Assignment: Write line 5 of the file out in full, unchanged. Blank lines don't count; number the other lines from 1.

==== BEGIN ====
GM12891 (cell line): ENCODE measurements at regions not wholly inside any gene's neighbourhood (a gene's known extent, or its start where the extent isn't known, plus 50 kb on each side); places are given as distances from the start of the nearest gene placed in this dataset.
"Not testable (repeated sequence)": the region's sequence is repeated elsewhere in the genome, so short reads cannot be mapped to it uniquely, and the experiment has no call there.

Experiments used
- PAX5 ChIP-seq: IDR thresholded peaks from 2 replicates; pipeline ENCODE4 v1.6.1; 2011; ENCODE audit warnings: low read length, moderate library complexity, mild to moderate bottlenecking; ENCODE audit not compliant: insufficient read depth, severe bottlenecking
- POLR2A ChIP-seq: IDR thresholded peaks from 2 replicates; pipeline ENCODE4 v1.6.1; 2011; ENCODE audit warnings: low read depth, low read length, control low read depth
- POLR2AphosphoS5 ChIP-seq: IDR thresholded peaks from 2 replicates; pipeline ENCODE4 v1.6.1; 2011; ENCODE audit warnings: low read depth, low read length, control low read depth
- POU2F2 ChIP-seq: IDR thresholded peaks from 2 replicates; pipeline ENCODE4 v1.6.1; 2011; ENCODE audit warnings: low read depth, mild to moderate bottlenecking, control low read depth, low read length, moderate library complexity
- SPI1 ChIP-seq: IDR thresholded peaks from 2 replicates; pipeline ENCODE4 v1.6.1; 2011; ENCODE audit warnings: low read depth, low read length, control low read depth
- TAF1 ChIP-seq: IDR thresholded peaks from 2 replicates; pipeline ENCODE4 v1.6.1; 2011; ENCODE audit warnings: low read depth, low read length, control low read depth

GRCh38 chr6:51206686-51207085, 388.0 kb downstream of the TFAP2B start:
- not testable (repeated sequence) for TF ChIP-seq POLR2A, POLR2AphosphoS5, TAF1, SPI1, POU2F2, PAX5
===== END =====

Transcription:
- POLR2A ChIP-seq: IDR thresholded peaks from 2 replicates; pipeline ENCODE4 v1.6.1; 2011; ENCODE audit warnings: low read depth, low read length, control low read depth